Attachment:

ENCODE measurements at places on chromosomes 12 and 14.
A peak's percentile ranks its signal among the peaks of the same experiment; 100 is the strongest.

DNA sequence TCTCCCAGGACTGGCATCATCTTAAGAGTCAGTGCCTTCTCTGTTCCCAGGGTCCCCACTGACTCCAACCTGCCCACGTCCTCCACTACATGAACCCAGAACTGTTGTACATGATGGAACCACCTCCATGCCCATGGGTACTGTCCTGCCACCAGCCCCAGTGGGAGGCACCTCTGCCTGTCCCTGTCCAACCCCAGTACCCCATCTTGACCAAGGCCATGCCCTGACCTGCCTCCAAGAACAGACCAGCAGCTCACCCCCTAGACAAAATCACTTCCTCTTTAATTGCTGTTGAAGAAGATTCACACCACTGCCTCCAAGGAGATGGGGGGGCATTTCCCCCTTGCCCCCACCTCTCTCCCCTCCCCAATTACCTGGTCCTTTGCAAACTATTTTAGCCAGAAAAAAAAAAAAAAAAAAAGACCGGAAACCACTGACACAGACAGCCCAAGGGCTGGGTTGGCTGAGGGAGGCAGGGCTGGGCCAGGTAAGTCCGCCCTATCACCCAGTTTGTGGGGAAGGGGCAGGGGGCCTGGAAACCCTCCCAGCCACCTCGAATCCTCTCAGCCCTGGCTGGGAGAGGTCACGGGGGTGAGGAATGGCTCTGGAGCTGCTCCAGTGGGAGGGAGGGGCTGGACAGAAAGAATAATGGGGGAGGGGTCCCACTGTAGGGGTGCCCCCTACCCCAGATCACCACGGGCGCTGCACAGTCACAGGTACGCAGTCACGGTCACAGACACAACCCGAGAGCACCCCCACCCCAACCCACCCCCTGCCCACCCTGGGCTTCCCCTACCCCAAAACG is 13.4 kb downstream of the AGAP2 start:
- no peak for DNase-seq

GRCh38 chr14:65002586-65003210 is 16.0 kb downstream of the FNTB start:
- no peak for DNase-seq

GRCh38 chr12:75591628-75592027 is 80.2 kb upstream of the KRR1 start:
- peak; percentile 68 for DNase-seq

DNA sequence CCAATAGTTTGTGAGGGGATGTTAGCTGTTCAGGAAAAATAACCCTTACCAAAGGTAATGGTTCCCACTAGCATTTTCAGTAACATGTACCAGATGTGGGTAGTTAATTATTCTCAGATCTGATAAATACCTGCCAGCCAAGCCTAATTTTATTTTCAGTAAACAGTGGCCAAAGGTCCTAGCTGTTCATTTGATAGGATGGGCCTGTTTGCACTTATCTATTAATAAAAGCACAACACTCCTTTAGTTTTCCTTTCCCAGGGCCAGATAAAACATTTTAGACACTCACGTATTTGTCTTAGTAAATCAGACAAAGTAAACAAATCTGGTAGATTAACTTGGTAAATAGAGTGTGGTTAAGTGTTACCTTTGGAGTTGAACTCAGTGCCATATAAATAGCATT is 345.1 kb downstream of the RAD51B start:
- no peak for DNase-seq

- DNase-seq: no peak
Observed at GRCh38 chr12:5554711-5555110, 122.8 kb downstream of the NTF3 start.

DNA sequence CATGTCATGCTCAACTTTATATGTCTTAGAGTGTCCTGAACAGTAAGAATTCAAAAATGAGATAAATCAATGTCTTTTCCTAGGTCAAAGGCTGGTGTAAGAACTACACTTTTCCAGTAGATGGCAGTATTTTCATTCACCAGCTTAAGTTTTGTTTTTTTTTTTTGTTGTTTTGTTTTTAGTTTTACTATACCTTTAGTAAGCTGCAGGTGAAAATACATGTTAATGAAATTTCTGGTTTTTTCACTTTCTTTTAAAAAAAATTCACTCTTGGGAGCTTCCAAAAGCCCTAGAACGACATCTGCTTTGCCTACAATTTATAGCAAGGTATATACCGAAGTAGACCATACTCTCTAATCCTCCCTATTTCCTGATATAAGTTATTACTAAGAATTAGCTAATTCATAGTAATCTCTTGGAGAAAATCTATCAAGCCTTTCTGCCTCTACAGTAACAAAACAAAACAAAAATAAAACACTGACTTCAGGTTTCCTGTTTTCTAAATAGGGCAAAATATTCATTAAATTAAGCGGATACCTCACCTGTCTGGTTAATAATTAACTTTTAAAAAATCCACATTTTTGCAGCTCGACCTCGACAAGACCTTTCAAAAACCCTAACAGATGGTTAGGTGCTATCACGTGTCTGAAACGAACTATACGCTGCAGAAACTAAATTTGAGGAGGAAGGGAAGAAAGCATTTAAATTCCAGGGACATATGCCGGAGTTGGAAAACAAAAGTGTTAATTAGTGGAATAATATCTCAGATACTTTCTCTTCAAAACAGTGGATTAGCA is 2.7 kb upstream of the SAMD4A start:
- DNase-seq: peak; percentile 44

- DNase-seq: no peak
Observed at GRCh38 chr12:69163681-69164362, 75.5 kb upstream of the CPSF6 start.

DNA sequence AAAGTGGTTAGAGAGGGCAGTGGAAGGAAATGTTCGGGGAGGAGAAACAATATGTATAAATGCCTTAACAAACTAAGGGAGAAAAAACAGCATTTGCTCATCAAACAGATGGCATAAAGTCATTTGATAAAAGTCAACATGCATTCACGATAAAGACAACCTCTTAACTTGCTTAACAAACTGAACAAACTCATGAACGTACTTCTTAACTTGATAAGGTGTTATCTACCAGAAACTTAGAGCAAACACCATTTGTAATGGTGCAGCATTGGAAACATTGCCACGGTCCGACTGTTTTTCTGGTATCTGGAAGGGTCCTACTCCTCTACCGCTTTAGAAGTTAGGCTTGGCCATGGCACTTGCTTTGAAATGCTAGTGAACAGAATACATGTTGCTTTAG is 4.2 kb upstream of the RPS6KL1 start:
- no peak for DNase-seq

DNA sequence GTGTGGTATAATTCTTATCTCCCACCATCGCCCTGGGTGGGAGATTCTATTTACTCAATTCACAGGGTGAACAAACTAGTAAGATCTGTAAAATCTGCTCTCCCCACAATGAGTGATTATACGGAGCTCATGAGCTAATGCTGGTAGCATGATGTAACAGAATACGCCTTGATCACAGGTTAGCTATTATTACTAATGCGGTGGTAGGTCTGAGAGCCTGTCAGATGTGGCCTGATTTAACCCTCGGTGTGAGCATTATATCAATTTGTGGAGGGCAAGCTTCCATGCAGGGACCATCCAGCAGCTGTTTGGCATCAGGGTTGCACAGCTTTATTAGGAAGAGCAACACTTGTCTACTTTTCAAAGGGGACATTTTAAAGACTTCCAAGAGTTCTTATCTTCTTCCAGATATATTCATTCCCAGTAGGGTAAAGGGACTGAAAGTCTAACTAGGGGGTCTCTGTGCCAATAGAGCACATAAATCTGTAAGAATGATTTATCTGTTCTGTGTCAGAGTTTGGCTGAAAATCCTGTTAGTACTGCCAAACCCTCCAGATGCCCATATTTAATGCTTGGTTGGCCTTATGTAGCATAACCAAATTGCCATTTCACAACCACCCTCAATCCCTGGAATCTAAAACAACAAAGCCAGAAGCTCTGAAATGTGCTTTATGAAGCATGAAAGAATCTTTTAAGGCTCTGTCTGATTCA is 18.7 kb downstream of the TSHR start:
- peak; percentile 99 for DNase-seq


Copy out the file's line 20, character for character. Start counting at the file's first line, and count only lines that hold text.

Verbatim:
- peak; percentile 99 for DNase-seq